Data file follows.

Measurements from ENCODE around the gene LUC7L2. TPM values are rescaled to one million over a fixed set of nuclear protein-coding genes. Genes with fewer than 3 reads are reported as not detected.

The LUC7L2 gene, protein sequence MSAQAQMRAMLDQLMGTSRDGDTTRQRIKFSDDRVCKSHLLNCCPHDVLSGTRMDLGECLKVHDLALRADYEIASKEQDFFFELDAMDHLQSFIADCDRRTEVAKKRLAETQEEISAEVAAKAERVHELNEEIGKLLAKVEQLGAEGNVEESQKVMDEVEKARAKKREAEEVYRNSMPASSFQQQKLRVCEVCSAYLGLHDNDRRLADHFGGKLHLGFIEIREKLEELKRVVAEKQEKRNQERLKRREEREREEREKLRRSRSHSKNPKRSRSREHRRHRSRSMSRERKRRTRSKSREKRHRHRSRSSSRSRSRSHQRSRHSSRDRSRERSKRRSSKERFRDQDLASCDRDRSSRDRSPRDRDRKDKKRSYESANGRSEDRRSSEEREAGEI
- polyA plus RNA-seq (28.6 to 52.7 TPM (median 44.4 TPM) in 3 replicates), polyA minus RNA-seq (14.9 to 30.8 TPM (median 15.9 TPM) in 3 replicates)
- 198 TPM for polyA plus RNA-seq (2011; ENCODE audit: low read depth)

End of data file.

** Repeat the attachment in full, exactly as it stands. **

Measurements from ENCODE around the gene LUC7L2. TPM values are rescaled to one million over a fixed set of nuclear protein-coding genes. Genes with fewer than 3 reads are reported as not detected.

The LUC7L2 gene, protein sequence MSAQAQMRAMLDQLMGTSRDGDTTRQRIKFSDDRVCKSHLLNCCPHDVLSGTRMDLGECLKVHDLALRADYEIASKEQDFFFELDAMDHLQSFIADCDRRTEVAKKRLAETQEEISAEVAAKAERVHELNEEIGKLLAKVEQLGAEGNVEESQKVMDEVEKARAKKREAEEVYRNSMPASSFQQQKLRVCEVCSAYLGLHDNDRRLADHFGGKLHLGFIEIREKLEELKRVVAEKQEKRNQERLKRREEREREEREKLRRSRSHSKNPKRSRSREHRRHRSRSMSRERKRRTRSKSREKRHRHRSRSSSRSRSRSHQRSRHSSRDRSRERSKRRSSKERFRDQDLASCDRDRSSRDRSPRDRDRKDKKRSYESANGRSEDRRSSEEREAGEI
- polyA plus RNA-seq (28.6 to 52.7 TPM (median 44.4 TPM) in 3 replicates), polyA minus RNA-seq (14.9 to 30.8 TPM (median 15.9 TPM) in 3 replicates)
- 198 TPM for polyA plus RNA-seq (2011; ENCODE audit: low read depth)